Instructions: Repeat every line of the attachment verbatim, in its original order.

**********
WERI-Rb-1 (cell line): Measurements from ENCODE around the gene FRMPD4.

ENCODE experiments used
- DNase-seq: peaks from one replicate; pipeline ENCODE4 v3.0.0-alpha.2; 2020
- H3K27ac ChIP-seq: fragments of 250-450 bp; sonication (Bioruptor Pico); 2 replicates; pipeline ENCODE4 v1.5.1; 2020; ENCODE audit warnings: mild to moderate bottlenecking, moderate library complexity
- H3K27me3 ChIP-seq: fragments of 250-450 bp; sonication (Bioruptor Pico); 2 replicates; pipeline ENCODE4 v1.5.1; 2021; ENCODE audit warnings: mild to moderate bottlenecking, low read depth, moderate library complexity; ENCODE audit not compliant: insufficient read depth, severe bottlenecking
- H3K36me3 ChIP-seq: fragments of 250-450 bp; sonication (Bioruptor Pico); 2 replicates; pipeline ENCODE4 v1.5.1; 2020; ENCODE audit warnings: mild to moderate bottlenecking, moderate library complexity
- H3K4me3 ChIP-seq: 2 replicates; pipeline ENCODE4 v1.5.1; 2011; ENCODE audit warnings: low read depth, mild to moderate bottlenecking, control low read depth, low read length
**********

WERI-Rb-1 (cell line): Measurements from ENCODE around the gene FRMPD4.

ENCODE experiments used
- DNase-seq: peaks from one replicate; pipeline ENCODE4 v3.0.0-alpha.2; 2020
- H3K27ac ChIP-seq: fragments of 250-450 bp; sonication (Bioruptor Pico); 2 replicates; pipeline ENCODE4 v1.5.1; 2020; ENCODE audit warnings: mild to moderate bottlenecking, moderate library complexity
- H3K27me3 ChIP-seq: fragments of 250-450 bp; sonication (Bioruptor Pico); 2 replicates; pipeline ENCODE4 v1.5.1; 2021; ENCODE audit warnings: mild to moderate bottlenecking, low read depth, moderate library complexity; ENCODE audit not compliant: insufficient read depth, severe bottlenecking
- H3K36me3 ChIP-seq: fragments of 250-450 bp; sonication (Bioruptor Pico); 2 replicates; pipeline ENCODE4 v1.5.1; 2020; ENCODE audit warnings: mild to moderate bottlenecking, moderate library complexity
- H3K4me3 ChIP-seq: 2 replicates; pipeline ENCODE4 v1.5.1; 2011; ENCODE audit warnings: low read depth, mild to moderate bottlenecking, control low read depth, low read length